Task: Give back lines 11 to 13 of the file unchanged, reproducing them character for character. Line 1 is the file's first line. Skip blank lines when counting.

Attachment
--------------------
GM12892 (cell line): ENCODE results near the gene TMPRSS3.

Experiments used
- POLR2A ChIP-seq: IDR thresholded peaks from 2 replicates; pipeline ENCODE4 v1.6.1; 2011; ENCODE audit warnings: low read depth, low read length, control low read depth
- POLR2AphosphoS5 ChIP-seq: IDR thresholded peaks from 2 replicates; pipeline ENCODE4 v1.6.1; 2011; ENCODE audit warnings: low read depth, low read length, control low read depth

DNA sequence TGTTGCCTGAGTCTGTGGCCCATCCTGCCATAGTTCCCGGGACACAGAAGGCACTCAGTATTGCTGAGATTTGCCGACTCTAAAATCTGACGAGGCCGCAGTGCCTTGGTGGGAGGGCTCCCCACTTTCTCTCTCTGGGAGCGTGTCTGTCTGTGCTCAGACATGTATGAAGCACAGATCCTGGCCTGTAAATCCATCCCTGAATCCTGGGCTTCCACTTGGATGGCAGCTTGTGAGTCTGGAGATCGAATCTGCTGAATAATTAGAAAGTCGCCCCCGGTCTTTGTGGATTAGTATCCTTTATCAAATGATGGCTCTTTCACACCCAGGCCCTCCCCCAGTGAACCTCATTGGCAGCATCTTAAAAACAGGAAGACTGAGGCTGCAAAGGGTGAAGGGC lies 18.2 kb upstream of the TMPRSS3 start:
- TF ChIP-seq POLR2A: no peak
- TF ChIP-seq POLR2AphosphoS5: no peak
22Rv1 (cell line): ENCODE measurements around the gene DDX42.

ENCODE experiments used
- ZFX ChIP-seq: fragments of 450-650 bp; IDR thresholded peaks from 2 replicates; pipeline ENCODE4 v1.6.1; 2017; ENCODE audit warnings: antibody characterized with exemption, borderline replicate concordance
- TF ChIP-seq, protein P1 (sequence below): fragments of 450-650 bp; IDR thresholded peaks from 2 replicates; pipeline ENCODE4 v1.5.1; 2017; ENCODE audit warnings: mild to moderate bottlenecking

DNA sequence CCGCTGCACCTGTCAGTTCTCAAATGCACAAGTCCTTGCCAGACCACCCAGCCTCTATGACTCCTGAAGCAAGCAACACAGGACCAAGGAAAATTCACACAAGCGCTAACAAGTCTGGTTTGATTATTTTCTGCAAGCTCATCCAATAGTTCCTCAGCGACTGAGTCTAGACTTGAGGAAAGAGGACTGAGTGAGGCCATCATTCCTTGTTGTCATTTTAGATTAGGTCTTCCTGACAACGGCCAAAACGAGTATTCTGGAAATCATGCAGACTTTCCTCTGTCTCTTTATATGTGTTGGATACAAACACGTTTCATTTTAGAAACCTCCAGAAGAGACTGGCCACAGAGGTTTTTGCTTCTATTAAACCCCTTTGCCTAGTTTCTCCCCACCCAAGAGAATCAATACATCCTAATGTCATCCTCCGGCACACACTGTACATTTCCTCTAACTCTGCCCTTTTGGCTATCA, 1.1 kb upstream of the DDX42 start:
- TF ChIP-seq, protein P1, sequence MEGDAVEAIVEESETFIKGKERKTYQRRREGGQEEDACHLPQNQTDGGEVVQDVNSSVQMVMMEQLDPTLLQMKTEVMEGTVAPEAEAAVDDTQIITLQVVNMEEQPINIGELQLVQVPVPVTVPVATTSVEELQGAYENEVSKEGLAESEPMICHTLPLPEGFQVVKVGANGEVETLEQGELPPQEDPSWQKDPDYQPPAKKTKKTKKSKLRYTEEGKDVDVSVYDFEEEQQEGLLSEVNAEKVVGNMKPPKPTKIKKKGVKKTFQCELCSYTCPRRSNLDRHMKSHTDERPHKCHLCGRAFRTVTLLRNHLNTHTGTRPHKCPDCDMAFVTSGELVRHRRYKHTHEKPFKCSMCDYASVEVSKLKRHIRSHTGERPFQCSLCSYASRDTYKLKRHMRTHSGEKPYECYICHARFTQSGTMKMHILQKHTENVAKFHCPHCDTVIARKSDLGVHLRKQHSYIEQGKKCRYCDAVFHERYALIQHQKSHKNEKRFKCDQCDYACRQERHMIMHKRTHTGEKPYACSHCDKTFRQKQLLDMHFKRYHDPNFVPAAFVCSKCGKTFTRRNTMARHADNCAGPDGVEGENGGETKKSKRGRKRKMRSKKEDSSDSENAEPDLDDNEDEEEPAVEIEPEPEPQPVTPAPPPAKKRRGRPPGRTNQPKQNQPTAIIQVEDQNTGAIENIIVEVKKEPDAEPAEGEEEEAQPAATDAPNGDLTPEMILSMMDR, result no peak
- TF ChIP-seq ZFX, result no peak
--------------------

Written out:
- TF ChIP-seq, protein P1 (sequence below): fragments of 450-650 bp; IDR thresholded peaks from 2 replicates; pipeline ENCODE4 v1.5.1; 2017; ENCODE audit warnings: mild to moderate bottlenecking

DNA sequence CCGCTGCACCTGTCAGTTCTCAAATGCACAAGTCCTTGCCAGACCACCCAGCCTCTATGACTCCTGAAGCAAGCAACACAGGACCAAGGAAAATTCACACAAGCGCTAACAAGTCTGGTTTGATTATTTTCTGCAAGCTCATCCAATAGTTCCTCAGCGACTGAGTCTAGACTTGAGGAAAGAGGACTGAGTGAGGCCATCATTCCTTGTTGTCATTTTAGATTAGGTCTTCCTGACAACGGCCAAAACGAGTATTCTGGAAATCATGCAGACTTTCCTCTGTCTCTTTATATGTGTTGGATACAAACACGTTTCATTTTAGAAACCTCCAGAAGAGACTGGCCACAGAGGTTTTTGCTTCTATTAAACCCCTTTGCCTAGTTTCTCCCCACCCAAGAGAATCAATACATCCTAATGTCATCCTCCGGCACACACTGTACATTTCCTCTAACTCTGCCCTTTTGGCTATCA, 1.1 kb upstream of the DDX42 start:
- TF ChIP-seq, protein P1, sequence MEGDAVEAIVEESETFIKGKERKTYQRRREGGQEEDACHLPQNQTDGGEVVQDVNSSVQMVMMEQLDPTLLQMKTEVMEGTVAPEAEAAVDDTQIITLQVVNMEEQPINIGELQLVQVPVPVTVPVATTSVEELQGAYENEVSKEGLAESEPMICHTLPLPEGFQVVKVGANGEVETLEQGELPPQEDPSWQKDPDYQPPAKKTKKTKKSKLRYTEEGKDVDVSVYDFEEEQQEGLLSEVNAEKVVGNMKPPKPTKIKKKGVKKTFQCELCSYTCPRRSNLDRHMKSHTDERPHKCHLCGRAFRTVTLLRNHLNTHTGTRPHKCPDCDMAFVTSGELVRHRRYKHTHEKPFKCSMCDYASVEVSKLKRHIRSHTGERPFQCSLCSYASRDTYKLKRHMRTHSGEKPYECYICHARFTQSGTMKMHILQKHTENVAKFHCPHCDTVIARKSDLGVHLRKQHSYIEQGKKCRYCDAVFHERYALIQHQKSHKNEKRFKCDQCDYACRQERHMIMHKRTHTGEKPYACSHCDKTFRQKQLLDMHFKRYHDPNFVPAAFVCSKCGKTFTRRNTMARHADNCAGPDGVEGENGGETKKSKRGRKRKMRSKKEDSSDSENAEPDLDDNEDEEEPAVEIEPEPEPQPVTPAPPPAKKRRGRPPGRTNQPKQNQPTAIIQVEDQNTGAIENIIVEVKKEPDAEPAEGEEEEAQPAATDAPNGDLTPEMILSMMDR, result no peak